When Aidan Key was a little girl, he didn’t realize he had gender identity issues. He simply knew something was off.
“I didn’t necessarily become aware that I was trapped in the wrong body,” says the 49-year-old Bellingham, Wash., native who had gender reassignment surgery at the age of 33. “I became aware that people didn’t perceive me as I felt myself to be. It was just odd to me to have to wear a dress the first day of kindergarten. It didn’t make sense.”
Today, Key might have received counseling — and perhaps even puberty blocking drugs — at one of a handful of U.S. clinics designed to help adolescents with what’s now called gender identity disorder or GID. The psychological diagnosis is used to describe a male or female who feels a strong identification with the opposite sex and experiences considerable distress because of their actual sex (the word “disorder” refers to the distress the person feels, not the fact that they identify with another gender).
According to reports published Monday in the medical journal Pediatrics, a small but growing number of teens and even younger children who think they were born the wrong sex are now getting support from parents and from doctors who give them treatments that could eventually help them change their sex.
Some estimates say about 1 in 10,000 children may have GID, Dr. Norman Spack, author of one of three reports published Monday and director of one of the nation’s first gender identity medical clinics, at Children’s Hospital Boston told the Associated Press. And that number does appear to be on the rise, experts say.
The number of people treated at Spack’s Gender Management Service clinic, also known as GeMS, which was the focus of a study, increased fourfold between January 1998 and February 2010. The clinic now averages about 19 patients each year, compared with about four per year treated for gender issues at the hospital in the late 1990s.
While many children can take part in nonconforming gender activities without issue — little boys playing princess, for instance — those with GID can experience a host of psychological problems, especially with the onset of puberty.
“It’s devastating to them,” says Dr. Scott Leibowitz, a child and adolescent psychiatrist at GeMS clinic in Boston.
Those who don’t get support in the form of counseling or medical treatment can be at high risk for behavior and emotional problems, the study found. Of the 97 patients younger than 21 years old in the study who met the criteria for GID, 44.3 percent had a history of significant psychiatric problems, including 20.6 percent who reported self-mutilation and 9.3 percent who attempted suicide. The youngest in the study was age 4.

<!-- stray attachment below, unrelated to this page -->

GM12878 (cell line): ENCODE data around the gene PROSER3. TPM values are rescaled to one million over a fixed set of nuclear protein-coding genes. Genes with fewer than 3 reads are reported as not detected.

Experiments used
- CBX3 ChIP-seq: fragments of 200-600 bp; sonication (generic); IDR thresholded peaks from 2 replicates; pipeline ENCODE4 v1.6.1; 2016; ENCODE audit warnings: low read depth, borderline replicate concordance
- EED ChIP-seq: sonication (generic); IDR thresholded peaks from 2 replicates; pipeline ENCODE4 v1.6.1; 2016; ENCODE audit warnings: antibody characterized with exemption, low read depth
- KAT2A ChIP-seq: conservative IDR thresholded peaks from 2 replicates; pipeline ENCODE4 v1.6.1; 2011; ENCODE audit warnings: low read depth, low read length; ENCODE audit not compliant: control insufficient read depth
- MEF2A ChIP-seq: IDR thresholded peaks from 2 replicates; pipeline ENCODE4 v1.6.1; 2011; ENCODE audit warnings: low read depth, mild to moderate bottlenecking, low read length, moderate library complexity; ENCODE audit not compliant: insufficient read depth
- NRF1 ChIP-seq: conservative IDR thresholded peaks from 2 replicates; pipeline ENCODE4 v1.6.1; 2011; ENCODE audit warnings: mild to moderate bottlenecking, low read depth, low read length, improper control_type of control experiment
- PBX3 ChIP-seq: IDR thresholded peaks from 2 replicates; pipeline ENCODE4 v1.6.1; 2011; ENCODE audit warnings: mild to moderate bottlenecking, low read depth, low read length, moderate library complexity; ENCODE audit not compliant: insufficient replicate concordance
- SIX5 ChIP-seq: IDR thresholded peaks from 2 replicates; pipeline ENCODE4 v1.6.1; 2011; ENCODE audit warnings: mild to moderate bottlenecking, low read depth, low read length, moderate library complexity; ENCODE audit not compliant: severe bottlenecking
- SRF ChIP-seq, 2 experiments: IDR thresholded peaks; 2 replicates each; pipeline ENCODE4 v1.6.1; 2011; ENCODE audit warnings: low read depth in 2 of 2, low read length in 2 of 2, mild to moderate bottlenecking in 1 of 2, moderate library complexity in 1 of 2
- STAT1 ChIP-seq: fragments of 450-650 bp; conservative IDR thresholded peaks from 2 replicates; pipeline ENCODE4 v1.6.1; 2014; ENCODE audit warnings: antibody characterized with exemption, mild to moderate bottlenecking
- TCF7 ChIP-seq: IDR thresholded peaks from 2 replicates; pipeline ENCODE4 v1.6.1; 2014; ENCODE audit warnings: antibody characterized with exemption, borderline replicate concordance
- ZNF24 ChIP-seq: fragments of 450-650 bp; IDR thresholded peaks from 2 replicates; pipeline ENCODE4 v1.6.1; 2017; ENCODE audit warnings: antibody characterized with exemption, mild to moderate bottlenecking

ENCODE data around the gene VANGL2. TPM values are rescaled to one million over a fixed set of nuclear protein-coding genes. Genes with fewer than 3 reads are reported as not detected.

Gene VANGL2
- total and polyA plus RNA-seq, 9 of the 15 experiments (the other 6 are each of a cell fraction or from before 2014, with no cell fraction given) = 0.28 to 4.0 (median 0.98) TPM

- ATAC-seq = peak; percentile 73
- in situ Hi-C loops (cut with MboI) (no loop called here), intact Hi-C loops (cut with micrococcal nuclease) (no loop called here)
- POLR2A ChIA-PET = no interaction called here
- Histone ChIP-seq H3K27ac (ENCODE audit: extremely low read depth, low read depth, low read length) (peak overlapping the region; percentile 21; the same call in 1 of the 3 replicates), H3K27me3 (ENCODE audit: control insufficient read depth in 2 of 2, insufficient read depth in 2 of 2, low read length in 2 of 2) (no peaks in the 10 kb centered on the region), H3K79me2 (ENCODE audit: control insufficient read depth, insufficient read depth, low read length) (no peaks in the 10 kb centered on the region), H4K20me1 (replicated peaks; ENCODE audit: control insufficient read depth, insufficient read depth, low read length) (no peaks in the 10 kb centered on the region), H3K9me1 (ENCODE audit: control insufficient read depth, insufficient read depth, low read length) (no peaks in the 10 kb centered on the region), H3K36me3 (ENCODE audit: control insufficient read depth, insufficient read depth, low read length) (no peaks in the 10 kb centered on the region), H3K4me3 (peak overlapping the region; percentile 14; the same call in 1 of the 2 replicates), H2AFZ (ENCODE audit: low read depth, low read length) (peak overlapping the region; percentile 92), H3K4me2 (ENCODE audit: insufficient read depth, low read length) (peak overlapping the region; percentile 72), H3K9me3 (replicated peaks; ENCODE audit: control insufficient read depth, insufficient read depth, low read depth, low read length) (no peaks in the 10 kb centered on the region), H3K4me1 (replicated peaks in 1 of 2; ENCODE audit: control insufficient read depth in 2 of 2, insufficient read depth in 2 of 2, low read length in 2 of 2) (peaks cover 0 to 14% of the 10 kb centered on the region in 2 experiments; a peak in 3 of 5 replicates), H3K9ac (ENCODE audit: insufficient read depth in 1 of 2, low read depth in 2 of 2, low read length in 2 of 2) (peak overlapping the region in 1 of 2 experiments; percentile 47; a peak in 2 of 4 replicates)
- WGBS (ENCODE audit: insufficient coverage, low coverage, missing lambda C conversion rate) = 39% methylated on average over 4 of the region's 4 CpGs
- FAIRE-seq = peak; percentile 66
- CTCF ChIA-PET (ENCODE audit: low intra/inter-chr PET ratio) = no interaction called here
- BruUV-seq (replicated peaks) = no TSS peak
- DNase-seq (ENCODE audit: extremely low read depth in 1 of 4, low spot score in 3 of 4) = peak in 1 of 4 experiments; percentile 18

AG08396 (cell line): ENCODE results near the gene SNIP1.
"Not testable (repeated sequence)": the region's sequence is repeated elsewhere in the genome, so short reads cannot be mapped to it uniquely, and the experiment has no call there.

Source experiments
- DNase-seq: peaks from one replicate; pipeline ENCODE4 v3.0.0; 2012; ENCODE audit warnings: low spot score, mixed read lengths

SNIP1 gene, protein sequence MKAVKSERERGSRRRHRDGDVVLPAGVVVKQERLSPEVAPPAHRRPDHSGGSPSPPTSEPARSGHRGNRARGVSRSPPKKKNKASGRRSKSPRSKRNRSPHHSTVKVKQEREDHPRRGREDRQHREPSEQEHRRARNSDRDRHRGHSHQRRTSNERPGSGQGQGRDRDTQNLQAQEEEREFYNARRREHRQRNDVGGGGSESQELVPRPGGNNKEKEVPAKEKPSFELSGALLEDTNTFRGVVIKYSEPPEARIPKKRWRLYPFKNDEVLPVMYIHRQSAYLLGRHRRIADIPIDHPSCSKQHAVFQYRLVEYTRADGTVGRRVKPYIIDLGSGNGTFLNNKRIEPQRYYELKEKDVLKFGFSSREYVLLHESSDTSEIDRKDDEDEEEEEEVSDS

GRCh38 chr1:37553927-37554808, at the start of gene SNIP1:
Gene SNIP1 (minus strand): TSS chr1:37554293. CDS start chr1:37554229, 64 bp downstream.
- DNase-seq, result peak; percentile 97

Laura Edwards-Leeper, a psychologist specializing in youth gender issues at Seattle’s Children’s Hospital and co-author of the Pediatrics study, says at her hospital, “more and more people are banging down the doors to get in. I’m guessing in part this is due to media attention and people becoming a bit more accepting about it. Parents are becoming more open to the possibility and willing to get help for their kids.”
Unfortunately, some parents who seek help for their child through traditional channels – such as the family pediatrician – can come away feeling judged.
“I’ve heard many, many stories of adults and families being turned away with a stern lecture about their parenting or their choices,” says Key, director of Gender Diversity, an education, support and training organization committed to increasing awareness about gender variations. “It can often be viewed as a moral issue.”
Support from parents doesn’t always exist either, says Key. ”The response varies so much,” he says. “Some parents will tell the kids ‘No, you’re really a boy. No, those are girl toys. You don’t want that.’ They try to get the child not to engage in these activities because they know it’s not accepted by society, they know the child will be teased. I try to think they have the best intentions.”
Sometimes, the response of parents — or others — can be quite damaging. A related study of childhood abuse in the current issue of Pediatrics found gender nonconformity before age 11 was a risk indicator for physical, sexual, and psychological abuse in childhood as well as probable PTSD.
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By Diane Mapes